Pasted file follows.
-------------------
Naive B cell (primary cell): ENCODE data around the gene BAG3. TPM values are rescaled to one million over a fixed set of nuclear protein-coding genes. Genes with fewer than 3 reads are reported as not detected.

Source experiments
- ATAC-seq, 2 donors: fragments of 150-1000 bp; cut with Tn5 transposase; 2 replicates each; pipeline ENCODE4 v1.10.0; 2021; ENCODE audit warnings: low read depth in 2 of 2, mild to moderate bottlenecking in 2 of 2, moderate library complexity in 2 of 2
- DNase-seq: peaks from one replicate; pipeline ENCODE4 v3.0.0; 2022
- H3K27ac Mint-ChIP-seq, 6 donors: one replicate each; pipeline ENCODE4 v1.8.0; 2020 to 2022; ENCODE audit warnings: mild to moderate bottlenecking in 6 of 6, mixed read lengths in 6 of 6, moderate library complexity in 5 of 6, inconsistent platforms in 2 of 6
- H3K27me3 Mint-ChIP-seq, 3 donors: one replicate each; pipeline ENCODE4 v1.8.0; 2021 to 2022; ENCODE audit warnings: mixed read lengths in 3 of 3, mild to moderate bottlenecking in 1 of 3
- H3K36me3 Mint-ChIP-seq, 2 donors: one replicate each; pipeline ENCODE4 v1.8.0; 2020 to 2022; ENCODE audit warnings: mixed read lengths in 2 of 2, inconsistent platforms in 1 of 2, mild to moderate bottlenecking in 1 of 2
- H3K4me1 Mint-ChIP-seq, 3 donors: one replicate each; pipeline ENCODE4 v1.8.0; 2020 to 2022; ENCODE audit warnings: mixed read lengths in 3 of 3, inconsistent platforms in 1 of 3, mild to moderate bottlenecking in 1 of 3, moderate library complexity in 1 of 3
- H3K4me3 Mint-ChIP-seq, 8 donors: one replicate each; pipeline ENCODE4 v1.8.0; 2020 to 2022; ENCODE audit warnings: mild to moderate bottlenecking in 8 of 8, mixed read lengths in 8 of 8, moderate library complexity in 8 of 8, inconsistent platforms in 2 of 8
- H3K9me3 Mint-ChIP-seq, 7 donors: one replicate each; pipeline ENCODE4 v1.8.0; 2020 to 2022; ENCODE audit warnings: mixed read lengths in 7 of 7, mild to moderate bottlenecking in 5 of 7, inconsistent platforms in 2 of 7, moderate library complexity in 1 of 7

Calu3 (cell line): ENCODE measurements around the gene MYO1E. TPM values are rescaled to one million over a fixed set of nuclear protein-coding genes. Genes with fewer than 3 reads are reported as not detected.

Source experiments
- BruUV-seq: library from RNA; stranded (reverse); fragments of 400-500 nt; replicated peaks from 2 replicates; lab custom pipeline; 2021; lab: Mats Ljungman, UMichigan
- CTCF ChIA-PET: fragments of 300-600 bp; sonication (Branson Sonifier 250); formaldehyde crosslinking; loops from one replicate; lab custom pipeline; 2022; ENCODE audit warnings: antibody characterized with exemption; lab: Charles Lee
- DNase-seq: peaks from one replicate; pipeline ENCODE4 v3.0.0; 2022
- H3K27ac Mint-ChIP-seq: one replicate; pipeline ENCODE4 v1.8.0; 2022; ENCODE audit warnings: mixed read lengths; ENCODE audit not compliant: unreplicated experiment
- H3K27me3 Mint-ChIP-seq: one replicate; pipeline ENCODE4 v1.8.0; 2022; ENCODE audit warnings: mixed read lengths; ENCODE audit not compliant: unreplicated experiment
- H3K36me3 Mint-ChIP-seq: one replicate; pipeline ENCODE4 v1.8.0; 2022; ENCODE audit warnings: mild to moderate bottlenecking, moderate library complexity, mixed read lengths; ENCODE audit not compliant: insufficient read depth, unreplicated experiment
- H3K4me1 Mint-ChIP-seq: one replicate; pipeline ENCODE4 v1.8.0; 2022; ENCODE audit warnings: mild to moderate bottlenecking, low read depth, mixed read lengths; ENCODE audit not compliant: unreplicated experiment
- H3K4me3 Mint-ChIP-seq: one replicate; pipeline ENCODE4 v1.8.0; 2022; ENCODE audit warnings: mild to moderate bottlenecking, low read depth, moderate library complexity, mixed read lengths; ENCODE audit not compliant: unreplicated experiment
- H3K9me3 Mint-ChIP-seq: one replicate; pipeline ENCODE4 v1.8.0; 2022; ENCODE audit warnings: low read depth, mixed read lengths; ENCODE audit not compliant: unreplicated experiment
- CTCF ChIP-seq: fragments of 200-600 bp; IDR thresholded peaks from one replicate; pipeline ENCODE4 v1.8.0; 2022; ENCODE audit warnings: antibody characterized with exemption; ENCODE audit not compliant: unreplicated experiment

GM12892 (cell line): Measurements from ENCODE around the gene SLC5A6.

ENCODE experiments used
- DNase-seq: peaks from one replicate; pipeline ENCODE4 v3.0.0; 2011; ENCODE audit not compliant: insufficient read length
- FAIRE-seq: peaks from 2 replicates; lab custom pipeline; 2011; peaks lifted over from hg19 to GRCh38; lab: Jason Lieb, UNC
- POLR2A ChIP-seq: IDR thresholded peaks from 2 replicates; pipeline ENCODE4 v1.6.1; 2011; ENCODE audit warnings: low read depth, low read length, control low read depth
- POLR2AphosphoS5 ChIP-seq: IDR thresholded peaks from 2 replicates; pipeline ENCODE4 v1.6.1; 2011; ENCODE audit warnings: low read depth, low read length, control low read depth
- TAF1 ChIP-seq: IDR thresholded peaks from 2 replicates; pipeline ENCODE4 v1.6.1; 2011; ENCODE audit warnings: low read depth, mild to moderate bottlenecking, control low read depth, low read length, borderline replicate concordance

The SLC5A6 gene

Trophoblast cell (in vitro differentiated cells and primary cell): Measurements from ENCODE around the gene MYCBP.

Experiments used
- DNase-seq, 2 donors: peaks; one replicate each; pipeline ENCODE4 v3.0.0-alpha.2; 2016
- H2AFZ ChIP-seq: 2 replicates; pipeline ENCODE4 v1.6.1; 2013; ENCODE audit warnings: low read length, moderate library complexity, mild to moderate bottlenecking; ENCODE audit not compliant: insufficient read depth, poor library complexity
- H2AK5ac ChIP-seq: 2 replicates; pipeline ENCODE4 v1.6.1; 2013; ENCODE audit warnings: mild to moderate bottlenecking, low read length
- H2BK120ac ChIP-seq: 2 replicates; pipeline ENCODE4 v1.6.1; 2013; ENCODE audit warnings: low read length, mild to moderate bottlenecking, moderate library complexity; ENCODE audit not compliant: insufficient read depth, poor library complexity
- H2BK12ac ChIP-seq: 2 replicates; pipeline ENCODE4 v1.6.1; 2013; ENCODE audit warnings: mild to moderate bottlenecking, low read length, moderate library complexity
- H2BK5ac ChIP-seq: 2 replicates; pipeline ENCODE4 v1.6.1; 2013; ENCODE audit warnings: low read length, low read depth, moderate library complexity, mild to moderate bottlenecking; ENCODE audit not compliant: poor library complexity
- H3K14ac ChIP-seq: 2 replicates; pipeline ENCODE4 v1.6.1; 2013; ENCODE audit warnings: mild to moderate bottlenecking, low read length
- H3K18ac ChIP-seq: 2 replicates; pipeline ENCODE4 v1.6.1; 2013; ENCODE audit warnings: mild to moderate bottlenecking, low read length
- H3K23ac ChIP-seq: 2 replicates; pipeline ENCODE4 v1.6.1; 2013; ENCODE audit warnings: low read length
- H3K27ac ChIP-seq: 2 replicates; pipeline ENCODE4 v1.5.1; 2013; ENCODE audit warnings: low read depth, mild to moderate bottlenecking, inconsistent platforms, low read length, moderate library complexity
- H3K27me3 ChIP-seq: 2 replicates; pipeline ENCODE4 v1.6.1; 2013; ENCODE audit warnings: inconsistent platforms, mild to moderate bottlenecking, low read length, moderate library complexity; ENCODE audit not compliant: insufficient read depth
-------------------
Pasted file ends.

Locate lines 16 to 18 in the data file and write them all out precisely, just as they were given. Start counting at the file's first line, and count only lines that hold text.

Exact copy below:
- H3K27ac Mint-ChIP-seq: one replicate; pipeline ENCODE4 v1.8.0; 2022; ENCODE audit warnings: mixed read lengths; ENCODE audit not compliant: unreplicated experiment
- H3K27me3 Mint-ChIP-seq: one replicate; pipeline ENCODE4 v1.8.0; 2022; ENCODE audit warnings: mixed read lengths; ENCODE audit not compliant: unreplicated experiment
- H3K36me3 Mint-ChIP-seq: one replicate; pipeline ENCODE4 v1.8.0; 2022; ENCODE audit warnings: mild to moderate bottlenecking, moderate library complexity, mixed read lengths; ENCODE audit not compliant: insufficient read depth, unreplicated experiment